Atlanta—Mohamed Farid Khamis, founder of Oriental Weavers, passed away at Emory Hospital, here, on Sept. 19, 2020, due to complications from a long-term illness.
Khamis was a legendary businessman in the global area rug industry and built on that success to expand his enterprise into other industries, which created opportunities for a growing workforce in Egypt and beyond.
From a single loom in 1979, Oriental Weavers has emerged as the largest producer of machine-woven and tufted room-sized carpets globally. The group and its subsidiaries today employ more than 22,000 people in Egypt, China and the USA.
Khamis was born on April 14, 1940, in Sharkia, Egypt. Since his childhood, he believed Egypt and its people were strong, creative and capable of great success if proper opportunities were available. While Khamis is well known for his business successes, philanthropy and efforts to bring new industries and opportunities to the people of Egypt, many are not aware of his history beyond those public achievements.
In 1967, Khamis was forced to leave his country due to his opposition to the current government and its actions. He began a new life in Kuwait. Upon arriving in Kuwait, he found work as an accountant with a local carpet and flooring distributor. As he became more involved in all areas of their business, he looked at new opportunities to help the company expand beyond its current customers and Kuwaiti borders. Over the following decade, Khamis developed great partnerships with the founders of the largest carpet and flooring manufacturers worldwide and eventually became the largest importer of European and American flooring into the Middle East.
Under the new leadership of Anwar Sadat in the late 1970s, Egypt’s government began its initiative to privatize businesses and industries to create non-government, self-sustaining industries and jobs for the Egyptian people. As Khamis’ business flourished across the Middle East, members of President Sadat’s cabinet made him aware of Khamis’ great success in the flooring industry.
Sadat contacted Khamis with an invitation to return to Egypt and a proposal to assist in the creation of a rug and carpet manufacturing and export company based in Egypt. Khamis and his family returned to Egypt in 1978 and he began construction of a new carpet and area rug manufacturing company under the name Oriental Weavers.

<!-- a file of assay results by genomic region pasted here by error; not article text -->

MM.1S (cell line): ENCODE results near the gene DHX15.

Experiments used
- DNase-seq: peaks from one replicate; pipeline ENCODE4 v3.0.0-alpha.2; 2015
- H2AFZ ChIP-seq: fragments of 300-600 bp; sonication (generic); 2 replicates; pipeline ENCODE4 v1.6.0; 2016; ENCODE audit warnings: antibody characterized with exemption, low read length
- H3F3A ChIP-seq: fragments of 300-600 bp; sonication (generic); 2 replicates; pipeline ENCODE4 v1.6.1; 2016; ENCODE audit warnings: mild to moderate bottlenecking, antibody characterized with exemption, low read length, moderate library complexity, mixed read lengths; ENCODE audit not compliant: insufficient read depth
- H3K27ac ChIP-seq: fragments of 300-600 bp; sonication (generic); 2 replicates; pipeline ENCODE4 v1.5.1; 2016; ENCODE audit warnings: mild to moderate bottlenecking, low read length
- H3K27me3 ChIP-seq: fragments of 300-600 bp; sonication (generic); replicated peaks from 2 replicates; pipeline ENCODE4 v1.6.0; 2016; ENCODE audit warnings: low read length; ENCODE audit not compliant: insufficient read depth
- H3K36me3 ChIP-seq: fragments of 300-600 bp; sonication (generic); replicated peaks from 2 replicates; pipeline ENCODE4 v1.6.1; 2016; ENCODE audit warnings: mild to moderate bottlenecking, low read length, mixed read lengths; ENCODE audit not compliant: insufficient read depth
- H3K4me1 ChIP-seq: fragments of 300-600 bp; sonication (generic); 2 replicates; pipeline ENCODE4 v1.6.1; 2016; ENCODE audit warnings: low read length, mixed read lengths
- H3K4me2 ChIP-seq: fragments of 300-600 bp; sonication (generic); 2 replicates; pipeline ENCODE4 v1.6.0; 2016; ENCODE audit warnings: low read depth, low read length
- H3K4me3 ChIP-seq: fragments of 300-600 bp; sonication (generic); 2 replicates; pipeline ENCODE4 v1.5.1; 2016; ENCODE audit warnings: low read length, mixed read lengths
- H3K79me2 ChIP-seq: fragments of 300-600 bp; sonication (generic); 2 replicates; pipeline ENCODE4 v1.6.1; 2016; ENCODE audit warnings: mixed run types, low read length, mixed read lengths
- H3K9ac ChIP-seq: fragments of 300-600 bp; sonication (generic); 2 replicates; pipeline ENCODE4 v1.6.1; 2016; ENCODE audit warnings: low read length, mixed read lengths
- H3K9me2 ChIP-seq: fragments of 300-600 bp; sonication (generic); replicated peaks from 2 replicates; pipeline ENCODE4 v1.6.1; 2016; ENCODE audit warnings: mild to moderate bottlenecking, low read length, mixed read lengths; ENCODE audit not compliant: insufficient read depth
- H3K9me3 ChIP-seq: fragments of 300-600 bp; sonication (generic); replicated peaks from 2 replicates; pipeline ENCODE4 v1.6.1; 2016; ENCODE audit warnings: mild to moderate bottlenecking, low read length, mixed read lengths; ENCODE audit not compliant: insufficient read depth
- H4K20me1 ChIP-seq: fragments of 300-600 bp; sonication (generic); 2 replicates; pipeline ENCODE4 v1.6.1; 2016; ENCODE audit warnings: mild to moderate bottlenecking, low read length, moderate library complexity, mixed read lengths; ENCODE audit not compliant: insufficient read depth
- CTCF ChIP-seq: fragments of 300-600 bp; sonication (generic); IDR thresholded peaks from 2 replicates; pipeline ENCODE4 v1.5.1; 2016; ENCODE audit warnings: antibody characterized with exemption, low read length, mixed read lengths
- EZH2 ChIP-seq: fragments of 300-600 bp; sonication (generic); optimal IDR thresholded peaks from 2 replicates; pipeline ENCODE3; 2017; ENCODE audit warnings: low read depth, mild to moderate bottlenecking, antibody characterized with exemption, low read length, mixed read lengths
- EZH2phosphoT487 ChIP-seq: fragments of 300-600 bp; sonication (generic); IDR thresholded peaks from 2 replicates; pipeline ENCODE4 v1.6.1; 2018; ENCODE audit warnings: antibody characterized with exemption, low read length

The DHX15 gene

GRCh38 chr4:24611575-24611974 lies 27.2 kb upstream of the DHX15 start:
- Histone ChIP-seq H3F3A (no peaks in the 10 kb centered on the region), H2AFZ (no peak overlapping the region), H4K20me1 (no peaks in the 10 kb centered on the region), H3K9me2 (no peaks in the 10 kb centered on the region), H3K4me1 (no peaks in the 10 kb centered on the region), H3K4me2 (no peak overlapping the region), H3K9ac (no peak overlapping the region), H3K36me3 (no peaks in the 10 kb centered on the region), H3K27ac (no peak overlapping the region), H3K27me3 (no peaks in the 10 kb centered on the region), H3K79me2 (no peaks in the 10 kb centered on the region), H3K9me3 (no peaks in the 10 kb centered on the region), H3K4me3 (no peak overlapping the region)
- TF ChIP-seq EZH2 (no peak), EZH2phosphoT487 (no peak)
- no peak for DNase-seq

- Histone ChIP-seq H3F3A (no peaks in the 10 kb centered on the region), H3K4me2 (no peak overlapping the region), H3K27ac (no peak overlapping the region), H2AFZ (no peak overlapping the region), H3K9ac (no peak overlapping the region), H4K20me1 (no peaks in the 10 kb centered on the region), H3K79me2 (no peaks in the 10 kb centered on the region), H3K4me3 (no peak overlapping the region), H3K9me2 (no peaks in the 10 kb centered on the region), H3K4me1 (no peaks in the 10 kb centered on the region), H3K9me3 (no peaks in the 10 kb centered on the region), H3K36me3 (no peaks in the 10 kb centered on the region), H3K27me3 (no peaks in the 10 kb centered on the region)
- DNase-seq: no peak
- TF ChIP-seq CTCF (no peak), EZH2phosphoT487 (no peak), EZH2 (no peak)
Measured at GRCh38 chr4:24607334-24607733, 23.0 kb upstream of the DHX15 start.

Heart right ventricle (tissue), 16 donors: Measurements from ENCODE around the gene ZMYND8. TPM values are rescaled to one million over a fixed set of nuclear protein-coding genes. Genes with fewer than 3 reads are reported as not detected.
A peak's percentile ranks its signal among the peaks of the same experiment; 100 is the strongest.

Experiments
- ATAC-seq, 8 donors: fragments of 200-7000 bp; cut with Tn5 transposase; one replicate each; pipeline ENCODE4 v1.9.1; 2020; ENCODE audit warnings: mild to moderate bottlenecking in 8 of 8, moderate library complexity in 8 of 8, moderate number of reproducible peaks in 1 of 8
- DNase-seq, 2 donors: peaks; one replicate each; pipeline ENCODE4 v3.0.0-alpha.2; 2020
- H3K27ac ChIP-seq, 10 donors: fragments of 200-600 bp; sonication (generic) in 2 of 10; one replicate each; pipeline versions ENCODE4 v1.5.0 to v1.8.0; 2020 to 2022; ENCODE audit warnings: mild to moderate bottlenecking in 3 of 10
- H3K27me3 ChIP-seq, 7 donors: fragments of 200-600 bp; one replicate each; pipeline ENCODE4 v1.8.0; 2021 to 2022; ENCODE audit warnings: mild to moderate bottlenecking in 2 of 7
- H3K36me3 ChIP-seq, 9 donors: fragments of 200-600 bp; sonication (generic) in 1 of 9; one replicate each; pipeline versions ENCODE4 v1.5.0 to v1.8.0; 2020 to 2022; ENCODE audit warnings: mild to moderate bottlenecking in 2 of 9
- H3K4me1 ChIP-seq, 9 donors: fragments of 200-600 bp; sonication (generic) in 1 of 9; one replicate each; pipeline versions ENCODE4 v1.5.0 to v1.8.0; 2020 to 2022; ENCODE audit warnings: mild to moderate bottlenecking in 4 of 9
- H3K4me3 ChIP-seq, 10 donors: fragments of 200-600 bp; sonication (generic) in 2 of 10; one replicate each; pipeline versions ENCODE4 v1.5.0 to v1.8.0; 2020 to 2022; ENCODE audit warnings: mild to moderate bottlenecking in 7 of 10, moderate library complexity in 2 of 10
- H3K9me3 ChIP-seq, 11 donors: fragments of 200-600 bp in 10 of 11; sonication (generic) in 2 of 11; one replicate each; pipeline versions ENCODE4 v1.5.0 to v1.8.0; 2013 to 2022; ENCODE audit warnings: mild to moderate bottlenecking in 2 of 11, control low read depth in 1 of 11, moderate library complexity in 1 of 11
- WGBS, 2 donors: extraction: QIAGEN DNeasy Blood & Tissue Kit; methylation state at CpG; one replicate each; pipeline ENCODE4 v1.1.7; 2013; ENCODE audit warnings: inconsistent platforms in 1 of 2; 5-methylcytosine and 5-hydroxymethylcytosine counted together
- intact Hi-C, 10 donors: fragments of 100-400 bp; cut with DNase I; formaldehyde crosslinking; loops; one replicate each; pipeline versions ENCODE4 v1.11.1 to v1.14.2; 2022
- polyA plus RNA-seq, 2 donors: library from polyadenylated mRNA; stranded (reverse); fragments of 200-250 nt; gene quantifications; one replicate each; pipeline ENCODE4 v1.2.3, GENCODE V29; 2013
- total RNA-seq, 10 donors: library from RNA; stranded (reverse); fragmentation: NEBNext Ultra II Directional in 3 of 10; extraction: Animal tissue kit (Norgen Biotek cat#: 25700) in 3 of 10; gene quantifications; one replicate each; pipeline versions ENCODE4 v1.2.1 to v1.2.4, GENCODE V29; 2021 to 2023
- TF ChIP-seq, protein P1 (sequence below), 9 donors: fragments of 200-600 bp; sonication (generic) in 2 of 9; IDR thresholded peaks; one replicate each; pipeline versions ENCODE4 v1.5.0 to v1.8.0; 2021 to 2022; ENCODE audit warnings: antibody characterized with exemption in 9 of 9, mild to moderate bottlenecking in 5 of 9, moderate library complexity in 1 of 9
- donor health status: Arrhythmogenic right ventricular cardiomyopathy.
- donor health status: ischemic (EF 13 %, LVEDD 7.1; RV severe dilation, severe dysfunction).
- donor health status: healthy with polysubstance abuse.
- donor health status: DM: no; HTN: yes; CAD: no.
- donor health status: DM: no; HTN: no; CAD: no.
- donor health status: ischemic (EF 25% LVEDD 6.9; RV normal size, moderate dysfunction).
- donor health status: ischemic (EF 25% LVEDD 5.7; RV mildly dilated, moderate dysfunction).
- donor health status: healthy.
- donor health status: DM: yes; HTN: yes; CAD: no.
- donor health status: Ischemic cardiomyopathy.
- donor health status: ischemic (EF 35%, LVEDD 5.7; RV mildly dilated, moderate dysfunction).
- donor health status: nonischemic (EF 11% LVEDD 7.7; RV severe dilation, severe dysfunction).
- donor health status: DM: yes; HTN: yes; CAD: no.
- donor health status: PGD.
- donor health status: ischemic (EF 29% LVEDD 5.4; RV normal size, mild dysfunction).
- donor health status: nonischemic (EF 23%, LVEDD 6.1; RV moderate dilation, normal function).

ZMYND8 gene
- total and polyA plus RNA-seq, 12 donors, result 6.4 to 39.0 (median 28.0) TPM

The factory was built in a small desert town outside of Cairo that was newly designated as a government duty-free zone called the 10th of Ramadan City. From the city’s humble beginnings at that time, the 10th of Ramadan City now serves as home to nearly 1,000,000 Egyptian citizens who work in export industries that benefit all people of Egypt.
Beyond Khamis’ Oriental Weavers, he also founded MAC Carpet, Egyptian Fiber Company (EFCO), Oriental Weavers USA (OW USA), Oriental Weavers China (OWC), Egyptian Petrochemical Company (EPP), Oriental Petrochemical Company (OPC) and Oriental Urban Developments (OUD), which invests and operates real estate developments in the tourism, residential, industrial and agricultural sectors.
In addition to his work with his own companies, Khamis has long served as the chairman of the Egyptian Investors Federation, chairman of the Egyptian Committee for the International Chamber of Commerce, president of the Arab Council for a Green Economy, and many more over the last 40 years.
The Egyptian Investors Federation mourned the business tycoon in a statement on Saturday: “Egypt has lost a great patriotic figure, who spent his life serving this nation, loving every bit of its pure soil.”
Beyond his work in the industrial and investment sectors, Khamis’ success allowed him to continue his dream of strengthening the future of Egypt. In 1995, he founded the Al Shorouk Academy of Higher Learning, which now serves more than 12,000 students. In 2005, he partnered with the British Council and Loughborough University to open The British University in Egypt (BUE). BUE now has more than 11,000 students enrolled each year with degrees in 14 disciplines ranging from engineering to medical fields to the arts.
Social responsibility was at the heart of Khamis’ values and he met that responsibility through his philanthropic M.F. Khamis Foundation and Khamis Foundation for Community Development. These foundations build hospitals, donate medical equipment, renovate schools, provide students with tuition grants, sponsor orphanages and renovate houses of worship. These foundations will continue their work under the direction of his children.
Khamis is survived by his wife (Miloslava), two daughters (Yasmine and Farida), a son (Mohamed) and three grandchildren (Omar, Malak and Osama). Khamis’s body will be returned to Egypt for burial.